Bookworm Speaks!- Shadowsword by Guy Haley
by Guy Haley
Acquired: Barnes and Nobel Booksellers
Series: Astra Militarum
Publisher: Games Workshop (October 25, 2016)
Hardcover: 304 Pages
WARNING!!! This Review may contain SPOILERS!!!
Superheavy battle tanks go to war in this explosive action-thriller.
Arriving in the Geratomro warzone, Honoured-Lieutenant Bannick and the crew of the Baneblade Cortein’s Honour are assigned as close support to a company of Shadowsword Titan-hunters as they find themselves thrust into a deadly battle for the fate of three star systems. New and deadly allies throw into doubt all that Bannick has been told of the Imperium, threatening not only his life, but also his soul…
The Review: A sequel to the novel Baneblade also by Guy Haley, once again takes the readers into the mechanical bowels of one of the Imperium’s innumerable tanks commanded by Lo Bannick and his crew who make their return from the previous volume.
One of the best aspects of the text is the descent of one of the POV characters into heresy. The word heresy is so prevalent in volumes of the Black Library, that it could be used as a drinking game. The consequence of this, though, is the over saturation of the term to the point where it loses meaning. Heretics are just the bad guys, the dragons for the hero to slay.
The character of Dostain, one of the monarchs of Geratomro was a pleasant surprise. He adds a touch of humanity to the whole ‘corruption’ business. We rarely see the heretics before they actually become heretics. His descent into darkness feels very authentic and while reading it, Bookworm finds himself saying, “Don’t do it Dostain! It’s a trap!” What it also does is really enforce the insidiousness of the Warp and why the Imperium has such an iron fisted, zero tolerance approach to the whole business. It so much subtler than we expect and in a way is relatable to ‘corruption’ in the real world. A little here and a little there, but it can doom worlds in the 41st Millennium and as a result: the scorched earth policy against it.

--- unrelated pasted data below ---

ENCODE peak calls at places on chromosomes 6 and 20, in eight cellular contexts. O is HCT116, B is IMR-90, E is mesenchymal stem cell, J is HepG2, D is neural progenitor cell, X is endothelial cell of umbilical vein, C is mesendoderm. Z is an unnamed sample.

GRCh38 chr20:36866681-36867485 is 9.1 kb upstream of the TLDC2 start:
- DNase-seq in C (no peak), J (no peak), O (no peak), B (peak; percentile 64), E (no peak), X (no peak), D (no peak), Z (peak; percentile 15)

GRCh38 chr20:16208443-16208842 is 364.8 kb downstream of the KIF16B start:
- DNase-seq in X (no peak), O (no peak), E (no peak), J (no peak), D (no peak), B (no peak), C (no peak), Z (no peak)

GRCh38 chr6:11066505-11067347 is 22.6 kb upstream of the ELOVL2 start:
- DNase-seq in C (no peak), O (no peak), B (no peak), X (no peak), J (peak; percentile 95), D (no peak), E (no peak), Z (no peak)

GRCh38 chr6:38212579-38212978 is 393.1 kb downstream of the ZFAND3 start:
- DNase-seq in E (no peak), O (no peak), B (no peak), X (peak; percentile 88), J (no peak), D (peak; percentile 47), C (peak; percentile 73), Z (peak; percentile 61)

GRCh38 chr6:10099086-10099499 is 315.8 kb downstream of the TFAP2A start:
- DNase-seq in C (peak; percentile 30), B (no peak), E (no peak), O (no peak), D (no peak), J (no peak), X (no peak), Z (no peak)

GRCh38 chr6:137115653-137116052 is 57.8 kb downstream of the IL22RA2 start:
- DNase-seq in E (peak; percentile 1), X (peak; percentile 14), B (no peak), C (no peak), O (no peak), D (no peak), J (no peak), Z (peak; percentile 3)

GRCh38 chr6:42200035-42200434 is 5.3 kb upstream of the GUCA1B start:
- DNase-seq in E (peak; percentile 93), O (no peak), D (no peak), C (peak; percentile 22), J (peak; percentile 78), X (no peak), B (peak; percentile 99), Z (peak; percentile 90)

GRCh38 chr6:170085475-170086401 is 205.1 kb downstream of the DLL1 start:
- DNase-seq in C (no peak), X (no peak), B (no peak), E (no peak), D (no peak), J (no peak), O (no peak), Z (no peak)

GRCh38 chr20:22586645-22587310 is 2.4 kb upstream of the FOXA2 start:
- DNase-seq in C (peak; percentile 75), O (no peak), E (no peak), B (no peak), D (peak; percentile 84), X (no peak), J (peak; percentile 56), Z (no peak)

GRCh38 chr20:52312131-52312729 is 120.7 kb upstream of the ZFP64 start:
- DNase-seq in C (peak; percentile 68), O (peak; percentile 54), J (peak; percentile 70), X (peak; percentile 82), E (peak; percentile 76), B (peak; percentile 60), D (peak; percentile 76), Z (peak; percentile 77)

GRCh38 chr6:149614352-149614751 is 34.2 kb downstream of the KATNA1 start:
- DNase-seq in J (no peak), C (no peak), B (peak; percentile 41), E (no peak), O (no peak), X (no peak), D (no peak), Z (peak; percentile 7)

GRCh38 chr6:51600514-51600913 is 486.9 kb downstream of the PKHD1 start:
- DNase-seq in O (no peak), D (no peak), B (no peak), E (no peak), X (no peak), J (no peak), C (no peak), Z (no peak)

This book works because it incorporates several elements of the Warhammer 40K Universe that to Bookworm are the best things about the universe.
One of the best facets of the entire Warhammer 40k is how it is such a visceral, graphic universe with metaphors and adjectives piled upon one another to such an extent that in any other universe would seem positively ludicrous, being so over-the-top. In Warhammer it all seems to fit together, vis a vis the world the Geratomro just oozes with such character. The manner of which the nobles are described i.e. Dostains family is just saturated with detail and character without ever venturing too far into exposition or plot dumps. This world is allowed to grow and blossom right before our eyes in a way that feels authentic even though the setting is so fantastical. Furthering the author’s skill with world building is the diverse range of emotion that the writing conjures. Disgust is particularly strong with the Geratomro royal family but awe, dread, excitement, and even drama are all crafted around the reader.
The alternate facet is Bannick and his crew. Bookworm has stated multiple times that for all its melodrama, Warhammer 40k is one of the most human franchises he has ever encountered. As much fun as the Space Marines are, it always fun to see normal humans face down the terrible foes of the Imperium of Man. There are merely people trying to get the mission done and they retain this mindset throughout the book even as more ominous events start to take shape around them. Speaking of Space Marines…one of Bookworm’s favorite events takes place in this volume: Space Marines and Mortals, particularly the Black Templar Adelard and the crew of the Baneblade. It is constantly referenced that Space Marines are trans-human and differ in several fundamental levels from normal humans and as a result, mostly look down upon them. In this case Brother Adelard regards Lo Bannick as an equal and critical to the success of the mission. It’s actually rather touching despite the serious circumstances. It touches upon the common humanity that makes Warhammer 40k so compelling.
If there is any flaws to be had with this tome, one of them would be that it may be a bit excessive, even for Warhammer. Simply put: the story never stops. It grabs the reader by the collar and drags them full speed ahead right to the end. The reader rarely gets time to breathe during the whole escapade. The POV chapters, thankfully, never get too excessive but they go by at nearly hyper speed as the book nears it’s climax.
Some lines of dialogue may make some readers roll their eyes, but histrionic speech is part and parcel of the grim darkness of the far future so most readers of this franchise will learn to expect such writing.
Needless to say, this is not the best place for Neophytes to begin their saga in the Imperium of Man, it is a lot to take in one sitting.
Final Verdict: Shadowsword is a worthy addition to the Black Libraries shelves. While all Black Library tomes are well written as a general rule, Shadowsword stands out as one of the best crafted that Bookworm has encountered in quite some time. It is easy to see why Guy Haley is among the Chapter Masters of the Black Library
Four Shadowswords out of Five